A film still with Melvin van Peebles facing the camera wearing a black cowboy hat tilted to his right side and a black trench coat.

Film Still, “Sweet Sweetback’s Baadasssss Song” (1971).

Van Peebles independently produced, wrote, directed, starred in, edited, composed the musical score for, and marketed Sweet Sweetback’s Baadasssss Song (1971) — the opus that would send shock waves through the culture and the landscape of American cinema. Shot primarily in the Watts area of Los Angeles, the film’s story centers on a sex-show performer who’d grown up as an orphan in a brothel. Witnessing racist police brutality, he is driven to a pivotal act of violent rebellion and then goes on the run to evade the authorities. 

Rather than one kind of movie, it might be thought of as the interplay of two different, simultaneous movies: one, a central narrative film about a hero’s origin, resistance, and escape; the other, an experimental film (a “baadasssss song”) conveying the psychological experience through abstraction, symbolism, and disjointed remix of the narrative. While the film’s main character actually says and emotes very little, it is Van Peebles’ aggressive manipulations via editing, superimpositions, split screens, color-processed imagery, sound, and music that create the momentum of the man and the urgency of the allegory. The film’s music, created by Van Peebles with then-unknown band Earth, Wind & Fire, arrives in bold drops, cuts, and crossfades of alternating gospel, soul, and spoken word. 

A film still showing a desert landscape in the background that is washed out and technicolor pink with a man whose back is facing the audience in the foreground. The man is a technicolor green.

Film Still, “Sweet Sweetback’s Baadasssss Song”

The mere existence of Sweet Sweetback’s Baadasssss Song is pretty miraculous, let alone its huge financial success (grossing over $15 million in 1971) and catalytic impact on Black arts, independent filmmaking, and Hollywood. While thought leaders were still debating the film’s Black representations, and Hollywood had begun feverishly co-opting its style and market, Van Peebles was already on to his next projects — simultaneously mounting not one, but two Broadway shows. Jumping fences, subverting categories, and modeling unlikely possibilities was his way.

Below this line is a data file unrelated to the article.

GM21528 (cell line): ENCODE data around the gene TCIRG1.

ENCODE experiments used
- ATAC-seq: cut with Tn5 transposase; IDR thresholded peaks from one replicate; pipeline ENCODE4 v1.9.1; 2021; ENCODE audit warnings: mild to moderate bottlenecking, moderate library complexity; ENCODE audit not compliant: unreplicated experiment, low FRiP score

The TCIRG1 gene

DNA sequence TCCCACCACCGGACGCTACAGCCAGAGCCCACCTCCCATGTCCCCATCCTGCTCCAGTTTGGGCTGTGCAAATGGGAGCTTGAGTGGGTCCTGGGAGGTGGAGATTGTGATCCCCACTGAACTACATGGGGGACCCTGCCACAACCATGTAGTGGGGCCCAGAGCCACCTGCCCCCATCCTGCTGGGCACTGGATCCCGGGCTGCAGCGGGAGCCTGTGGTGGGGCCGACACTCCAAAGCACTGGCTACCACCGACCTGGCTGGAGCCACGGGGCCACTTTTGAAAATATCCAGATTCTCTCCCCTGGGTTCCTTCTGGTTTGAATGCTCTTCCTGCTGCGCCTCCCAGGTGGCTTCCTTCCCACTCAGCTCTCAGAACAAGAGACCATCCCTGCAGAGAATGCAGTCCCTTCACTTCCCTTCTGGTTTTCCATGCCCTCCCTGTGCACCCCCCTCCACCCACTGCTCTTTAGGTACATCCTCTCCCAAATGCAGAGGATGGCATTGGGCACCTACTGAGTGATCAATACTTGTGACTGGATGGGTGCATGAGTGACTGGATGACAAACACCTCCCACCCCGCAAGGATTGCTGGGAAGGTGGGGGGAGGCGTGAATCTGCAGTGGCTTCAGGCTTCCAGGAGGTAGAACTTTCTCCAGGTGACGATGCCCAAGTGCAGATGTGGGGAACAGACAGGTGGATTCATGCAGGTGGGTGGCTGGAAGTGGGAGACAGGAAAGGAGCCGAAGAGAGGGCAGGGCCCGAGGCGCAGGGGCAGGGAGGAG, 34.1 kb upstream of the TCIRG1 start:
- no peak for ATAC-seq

It’s a fitting tribute to Melvin Van Peebles to revisit and grapple with two of his fantastic independent films — one made in Paris amidst the height of French New Wave cinema, and the other made in Los Angeles during the height of the Black Power movement. The MFAH’s upcoming presentations are very rare opportunities to watch The Story of a Three Day Pass and Sweet Sweetback’s Baadasssss Song on the big screen as they were made to be seen. In addition to the Houston screenings (info below), there are a handful of other Texas presentations of Sweet Sweetback’s in the coming week, including screenings in Austin, Dallas, and San Antonio


Sweet Sweetback’s Baadasssss Song
Info and tickets here.
Directed by Melvin Van Peebles (USA, 1971, 97 minutes)

MFAH Lynn Wyatt Theater – Friday, February 4 (7 pm); Sunday, February 6 (2pm)
Friday screening introduced by John Guess Jr., CEO, Houston Museum of African American Culture.

The Story of a Three Day Pass
Info and tickets here.
Directed by Melvin Van Peebles (France, 1967, 87 minutes)
MFAH Lynn Wyatt Theater – Saturday, February 5 (2pm); Sunday, February 6 (5pm)